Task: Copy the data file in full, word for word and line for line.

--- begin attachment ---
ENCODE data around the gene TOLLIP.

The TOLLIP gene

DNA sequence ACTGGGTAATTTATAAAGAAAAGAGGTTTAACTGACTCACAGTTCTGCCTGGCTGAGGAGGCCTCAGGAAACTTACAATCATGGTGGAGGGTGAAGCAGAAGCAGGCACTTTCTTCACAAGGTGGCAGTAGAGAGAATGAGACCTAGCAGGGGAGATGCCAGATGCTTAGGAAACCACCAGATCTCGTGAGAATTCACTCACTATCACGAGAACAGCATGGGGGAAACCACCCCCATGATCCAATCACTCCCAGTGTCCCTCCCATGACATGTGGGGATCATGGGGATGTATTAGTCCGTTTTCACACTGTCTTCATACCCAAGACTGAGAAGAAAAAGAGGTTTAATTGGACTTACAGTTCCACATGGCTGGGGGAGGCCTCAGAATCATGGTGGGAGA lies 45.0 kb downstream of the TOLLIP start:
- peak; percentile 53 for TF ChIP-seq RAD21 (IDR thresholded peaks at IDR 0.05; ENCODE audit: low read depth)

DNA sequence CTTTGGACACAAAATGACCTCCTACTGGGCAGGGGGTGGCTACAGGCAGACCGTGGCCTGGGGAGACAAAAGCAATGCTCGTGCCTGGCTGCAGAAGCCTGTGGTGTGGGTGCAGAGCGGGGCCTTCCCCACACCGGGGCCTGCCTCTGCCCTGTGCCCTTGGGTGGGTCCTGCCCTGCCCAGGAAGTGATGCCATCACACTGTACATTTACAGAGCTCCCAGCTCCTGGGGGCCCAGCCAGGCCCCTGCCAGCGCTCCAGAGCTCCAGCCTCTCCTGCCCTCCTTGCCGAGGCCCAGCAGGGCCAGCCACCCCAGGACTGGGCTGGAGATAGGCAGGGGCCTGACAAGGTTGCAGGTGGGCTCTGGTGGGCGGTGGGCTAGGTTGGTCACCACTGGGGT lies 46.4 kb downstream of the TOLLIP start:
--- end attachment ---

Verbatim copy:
ENCODE data around the gene TOLLIP.

The TOLLIP gene

DNA sequence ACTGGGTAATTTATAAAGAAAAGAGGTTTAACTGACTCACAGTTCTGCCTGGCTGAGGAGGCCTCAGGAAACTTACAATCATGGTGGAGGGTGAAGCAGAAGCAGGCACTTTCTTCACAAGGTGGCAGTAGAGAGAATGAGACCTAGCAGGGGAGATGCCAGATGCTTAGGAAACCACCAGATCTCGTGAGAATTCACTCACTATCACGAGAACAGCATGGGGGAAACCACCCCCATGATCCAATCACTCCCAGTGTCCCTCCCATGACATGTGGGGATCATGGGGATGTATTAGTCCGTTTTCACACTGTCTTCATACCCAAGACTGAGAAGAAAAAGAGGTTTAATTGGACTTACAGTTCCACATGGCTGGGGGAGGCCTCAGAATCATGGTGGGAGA lies 45.0 kb downstream of the TOLLIP start:
- peak; percentile 53 for TF ChIP-seq RAD21 (IDR thresholded peaks at IDR 0.05; ENCODE audit: low read depth)

DNA sequence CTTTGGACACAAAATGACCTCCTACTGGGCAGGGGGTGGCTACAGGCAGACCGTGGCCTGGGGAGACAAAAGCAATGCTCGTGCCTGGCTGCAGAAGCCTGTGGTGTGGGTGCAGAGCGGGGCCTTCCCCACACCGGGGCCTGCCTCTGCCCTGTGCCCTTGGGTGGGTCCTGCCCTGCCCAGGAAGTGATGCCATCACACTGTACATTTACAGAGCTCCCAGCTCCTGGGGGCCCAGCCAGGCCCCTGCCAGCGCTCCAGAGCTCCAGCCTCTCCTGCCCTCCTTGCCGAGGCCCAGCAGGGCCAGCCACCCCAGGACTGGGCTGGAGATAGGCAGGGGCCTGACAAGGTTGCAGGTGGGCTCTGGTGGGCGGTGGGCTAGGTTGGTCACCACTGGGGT lies 46.4 kb downstream of the TOLLIP start: